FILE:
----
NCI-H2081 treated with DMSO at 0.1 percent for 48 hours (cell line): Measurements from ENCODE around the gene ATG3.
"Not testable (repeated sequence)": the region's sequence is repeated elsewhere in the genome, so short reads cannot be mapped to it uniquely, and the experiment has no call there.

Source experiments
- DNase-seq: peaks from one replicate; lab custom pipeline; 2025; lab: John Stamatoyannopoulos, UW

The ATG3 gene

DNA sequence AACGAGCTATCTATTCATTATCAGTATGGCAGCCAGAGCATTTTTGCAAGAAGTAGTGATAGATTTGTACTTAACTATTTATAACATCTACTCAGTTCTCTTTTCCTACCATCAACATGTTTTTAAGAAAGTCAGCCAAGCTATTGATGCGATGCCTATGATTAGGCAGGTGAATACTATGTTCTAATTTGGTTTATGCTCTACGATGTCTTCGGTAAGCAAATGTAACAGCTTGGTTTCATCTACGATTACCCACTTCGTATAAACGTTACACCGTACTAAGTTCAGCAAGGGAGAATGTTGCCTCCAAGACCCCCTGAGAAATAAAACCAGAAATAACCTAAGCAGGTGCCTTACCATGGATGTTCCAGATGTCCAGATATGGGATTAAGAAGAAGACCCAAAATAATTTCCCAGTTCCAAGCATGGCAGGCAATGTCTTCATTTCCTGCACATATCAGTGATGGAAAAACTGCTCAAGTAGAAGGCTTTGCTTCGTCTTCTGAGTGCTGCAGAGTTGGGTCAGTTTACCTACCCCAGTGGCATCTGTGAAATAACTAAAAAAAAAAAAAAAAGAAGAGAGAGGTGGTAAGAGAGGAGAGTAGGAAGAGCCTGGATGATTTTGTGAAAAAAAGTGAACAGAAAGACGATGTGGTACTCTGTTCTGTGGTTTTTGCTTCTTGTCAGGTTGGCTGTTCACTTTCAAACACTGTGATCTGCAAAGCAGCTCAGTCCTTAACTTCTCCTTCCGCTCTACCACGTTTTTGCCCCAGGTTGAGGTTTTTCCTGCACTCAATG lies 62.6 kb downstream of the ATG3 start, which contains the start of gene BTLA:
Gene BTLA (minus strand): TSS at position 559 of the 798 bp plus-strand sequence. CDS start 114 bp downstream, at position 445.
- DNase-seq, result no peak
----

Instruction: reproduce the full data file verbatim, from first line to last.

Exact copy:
NCI-H2081 treated with DMSO at 0.1 percent for 48 hours (cell line): Measurements from ENCODE around the gene ATG3.
"Not testable (repeated sequence)": the region's sequence is repeated elsewhere in the genome, so short reads cannot be mapped to it uniquely, and the experiment has no call there.

Source experiments
- DNase-seq: peaks from one replicate; lab custom pipeline; 2025; lab: John Stamatoyannopoulos, UW

The ATG3 gene

DNA sequence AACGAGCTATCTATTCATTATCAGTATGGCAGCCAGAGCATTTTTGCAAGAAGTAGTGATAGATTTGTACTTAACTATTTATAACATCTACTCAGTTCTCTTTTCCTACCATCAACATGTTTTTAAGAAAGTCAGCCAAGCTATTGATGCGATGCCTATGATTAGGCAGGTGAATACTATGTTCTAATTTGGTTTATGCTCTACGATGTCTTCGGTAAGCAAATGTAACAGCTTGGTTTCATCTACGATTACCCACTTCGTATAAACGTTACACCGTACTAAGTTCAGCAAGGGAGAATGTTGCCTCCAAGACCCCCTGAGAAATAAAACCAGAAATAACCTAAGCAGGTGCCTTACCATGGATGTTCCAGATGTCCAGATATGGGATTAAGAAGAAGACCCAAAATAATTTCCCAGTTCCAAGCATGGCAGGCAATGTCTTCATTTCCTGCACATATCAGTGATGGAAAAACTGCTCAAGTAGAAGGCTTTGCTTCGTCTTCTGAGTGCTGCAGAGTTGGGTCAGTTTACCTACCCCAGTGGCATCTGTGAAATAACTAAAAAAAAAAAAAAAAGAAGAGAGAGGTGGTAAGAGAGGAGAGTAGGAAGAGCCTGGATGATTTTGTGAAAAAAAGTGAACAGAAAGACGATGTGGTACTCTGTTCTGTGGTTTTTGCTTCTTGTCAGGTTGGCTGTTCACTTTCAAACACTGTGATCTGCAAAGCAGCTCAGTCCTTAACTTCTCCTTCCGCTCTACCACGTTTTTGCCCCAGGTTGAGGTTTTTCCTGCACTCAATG lies 62.6 kb downstream of the ATG3 start, which contains the start of gene BTLA:
Gene BTLA (minus strand): TSS at position 559 of the 798 bp plus-strand sequence. CDS start 114 bp downstream, at position 445.
- DNase-seq, result no peak